Research methods

There are many different ways to go about researching. Remember research is done for a purpose – to find something out or seek better understanding. It depends on what you’re trying to do when it comes to find the best way to do it. Think of it like a toolbox – you need the right tool for the job. It’s about seeking the best evidence you can for your research question / application. Try not to think about any one single approach being the only way and try not to think in terms of ‘right and wrong’ ways, just the best for the research question at hand.

The normal overview of research methods firstly divides things into quantitative and qualitative – although many examples of research use a combination of the two, called mixed methods.

Basically, quantitative methods focus on quantities and measures, such as numbers and statistics. Quantitative research can tend to focus on the control and precision of elements involved, as within experiments, and can be good at being replicable (repeated elsewhere).

The notion of being a hard, provable ‘fact’ through data is sometimes referred to as ’empirical’ or ‘positivism’ or ‘realism’.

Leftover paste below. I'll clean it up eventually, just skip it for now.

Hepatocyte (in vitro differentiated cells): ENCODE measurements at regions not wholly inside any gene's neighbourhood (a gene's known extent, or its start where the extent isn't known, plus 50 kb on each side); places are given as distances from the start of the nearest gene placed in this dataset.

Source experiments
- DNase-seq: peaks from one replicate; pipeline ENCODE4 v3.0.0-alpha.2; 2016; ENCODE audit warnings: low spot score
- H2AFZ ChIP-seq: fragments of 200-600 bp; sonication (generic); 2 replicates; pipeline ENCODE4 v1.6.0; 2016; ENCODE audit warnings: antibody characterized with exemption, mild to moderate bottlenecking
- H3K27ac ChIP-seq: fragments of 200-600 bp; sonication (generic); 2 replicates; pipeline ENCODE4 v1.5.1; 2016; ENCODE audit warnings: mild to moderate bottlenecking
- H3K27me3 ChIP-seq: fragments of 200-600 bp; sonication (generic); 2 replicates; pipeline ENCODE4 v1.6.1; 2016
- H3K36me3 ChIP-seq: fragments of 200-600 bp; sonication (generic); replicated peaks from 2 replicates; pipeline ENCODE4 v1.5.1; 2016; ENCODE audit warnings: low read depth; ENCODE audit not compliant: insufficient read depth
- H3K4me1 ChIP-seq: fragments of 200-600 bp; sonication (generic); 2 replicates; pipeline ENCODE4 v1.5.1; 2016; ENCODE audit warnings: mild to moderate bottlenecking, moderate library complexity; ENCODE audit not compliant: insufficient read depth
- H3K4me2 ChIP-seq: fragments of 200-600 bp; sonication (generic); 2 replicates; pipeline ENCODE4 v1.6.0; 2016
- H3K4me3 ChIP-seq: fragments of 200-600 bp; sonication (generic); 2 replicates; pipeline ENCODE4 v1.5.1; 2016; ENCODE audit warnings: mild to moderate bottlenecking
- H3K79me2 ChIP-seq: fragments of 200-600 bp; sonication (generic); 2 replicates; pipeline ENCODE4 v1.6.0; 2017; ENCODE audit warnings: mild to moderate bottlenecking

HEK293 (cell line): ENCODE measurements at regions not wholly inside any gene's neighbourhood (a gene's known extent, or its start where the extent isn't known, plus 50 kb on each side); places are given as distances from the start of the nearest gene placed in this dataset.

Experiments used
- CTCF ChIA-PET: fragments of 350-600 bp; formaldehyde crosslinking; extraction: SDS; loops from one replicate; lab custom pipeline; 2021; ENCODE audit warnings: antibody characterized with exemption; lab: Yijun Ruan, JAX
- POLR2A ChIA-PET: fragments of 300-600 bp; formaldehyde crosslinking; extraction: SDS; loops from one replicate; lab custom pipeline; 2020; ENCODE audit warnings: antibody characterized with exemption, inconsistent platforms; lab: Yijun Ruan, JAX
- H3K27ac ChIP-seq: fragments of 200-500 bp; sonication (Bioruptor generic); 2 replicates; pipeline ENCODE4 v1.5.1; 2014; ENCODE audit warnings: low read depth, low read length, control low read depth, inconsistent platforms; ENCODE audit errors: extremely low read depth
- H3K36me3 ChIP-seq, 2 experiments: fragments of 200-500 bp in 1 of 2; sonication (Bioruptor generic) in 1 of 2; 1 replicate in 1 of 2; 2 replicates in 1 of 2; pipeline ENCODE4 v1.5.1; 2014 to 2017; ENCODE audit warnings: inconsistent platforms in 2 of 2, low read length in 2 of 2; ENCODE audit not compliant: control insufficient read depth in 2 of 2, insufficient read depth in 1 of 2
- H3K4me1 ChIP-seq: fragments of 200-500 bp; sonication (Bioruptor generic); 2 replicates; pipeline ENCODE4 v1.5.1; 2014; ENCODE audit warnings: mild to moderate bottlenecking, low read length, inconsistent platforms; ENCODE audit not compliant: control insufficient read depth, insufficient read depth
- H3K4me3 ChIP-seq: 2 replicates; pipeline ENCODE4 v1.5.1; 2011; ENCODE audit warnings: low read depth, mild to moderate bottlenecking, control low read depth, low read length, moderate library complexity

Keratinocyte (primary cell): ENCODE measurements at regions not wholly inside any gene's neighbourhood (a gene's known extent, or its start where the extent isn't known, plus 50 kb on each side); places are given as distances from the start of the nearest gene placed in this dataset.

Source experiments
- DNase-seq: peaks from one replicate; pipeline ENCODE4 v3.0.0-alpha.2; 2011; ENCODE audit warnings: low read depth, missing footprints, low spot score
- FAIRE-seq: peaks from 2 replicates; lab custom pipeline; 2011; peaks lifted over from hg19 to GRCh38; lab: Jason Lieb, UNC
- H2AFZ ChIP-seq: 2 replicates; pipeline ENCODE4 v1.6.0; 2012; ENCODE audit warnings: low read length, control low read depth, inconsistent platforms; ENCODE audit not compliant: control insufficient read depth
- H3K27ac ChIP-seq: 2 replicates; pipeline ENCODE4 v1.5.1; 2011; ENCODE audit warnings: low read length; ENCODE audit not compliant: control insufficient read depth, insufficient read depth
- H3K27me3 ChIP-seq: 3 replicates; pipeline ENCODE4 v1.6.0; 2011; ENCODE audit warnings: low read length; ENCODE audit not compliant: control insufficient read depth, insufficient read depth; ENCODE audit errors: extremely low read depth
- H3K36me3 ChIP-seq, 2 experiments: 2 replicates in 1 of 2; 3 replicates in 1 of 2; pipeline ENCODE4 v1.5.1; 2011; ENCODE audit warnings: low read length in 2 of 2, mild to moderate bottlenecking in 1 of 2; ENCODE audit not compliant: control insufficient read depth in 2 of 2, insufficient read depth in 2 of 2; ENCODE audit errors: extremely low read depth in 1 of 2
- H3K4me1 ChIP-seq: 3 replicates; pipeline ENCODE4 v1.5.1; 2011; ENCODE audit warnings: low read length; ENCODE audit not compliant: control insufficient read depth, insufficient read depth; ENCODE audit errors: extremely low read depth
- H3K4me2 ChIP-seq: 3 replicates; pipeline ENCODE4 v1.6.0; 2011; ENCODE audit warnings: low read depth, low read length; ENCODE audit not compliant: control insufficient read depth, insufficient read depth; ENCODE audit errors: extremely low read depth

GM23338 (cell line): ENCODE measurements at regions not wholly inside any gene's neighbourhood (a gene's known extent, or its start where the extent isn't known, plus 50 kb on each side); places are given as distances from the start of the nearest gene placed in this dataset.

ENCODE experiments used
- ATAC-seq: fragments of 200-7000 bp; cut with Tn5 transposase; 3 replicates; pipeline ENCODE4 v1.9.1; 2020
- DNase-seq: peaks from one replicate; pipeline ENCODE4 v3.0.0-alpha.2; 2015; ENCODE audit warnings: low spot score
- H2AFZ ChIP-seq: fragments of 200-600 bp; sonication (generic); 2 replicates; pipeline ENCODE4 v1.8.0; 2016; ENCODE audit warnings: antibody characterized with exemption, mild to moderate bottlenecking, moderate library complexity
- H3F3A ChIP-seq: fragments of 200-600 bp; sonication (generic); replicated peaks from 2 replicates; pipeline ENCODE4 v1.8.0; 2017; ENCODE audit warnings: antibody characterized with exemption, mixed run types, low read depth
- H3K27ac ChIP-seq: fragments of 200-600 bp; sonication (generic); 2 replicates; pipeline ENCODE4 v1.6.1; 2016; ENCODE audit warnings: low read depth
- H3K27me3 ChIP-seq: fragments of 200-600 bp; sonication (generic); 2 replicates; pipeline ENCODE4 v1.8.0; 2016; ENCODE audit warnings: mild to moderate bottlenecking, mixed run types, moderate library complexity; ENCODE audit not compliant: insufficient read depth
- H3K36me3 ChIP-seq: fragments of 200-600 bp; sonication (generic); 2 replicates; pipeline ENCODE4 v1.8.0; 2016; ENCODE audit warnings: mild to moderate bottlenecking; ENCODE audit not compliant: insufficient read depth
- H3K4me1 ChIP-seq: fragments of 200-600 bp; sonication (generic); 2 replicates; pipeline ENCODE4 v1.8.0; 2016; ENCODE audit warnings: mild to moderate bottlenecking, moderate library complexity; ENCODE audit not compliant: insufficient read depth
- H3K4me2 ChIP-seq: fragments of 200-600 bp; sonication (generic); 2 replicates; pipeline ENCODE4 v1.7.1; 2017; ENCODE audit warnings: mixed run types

Common research tools within the quantitative approach include statistical analysis.

Qualitative methods can tend to focus more on human perspectives and ‘insider’ understanding and context, but there is sometimes a challenge in achieving ‘replicability’ on the basis of each specific situation or context being unique. This means it may be hard to justify any ‘generalisable’ claims. Qualitative approaches can be good when you are asking ‘why’ things happen.

The notion that everything is really a matter of perception and individual meaning is sometimes called social constructionism or relativism.

Common research tools for the qualitative approach include focus groups and interviews.

The pros and cons of each approach show why mixed methods can produce a better outcome, where appropriate.

For a little more light reading (there is a lot of information out there!) you could consider A Gentle Guide to Research Methods by Gordon Rugg and Marian Petre, published by OUP.

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